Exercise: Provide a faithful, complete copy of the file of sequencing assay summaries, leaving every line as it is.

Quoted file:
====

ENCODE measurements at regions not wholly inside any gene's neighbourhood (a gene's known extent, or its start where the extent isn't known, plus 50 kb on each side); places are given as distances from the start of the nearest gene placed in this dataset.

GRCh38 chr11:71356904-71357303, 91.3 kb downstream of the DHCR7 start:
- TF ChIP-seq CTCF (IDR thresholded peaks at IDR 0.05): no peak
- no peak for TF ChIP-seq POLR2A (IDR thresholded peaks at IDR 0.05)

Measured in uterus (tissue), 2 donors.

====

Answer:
ENCODE measurements at regions not wholly inside any gene's neighbourhood (a gene's known extent, or its start where the extent isn't known, plus 50 kb on each side); places are given as distances from the start of the nearest gene placed in this dataset.

GRCh38 chr11:71356904-71357303, 91.3 kb downstream of the DHCR7 start:
- TF ChIP-seq CTCF (IDR thresholded peaks at IDR 0.05): no peak
- no peak for TF ChIP-seq POLR2A (IDR thresholded peaks at IDR 0.05)

Measured in uterus (tissue), 2 donors.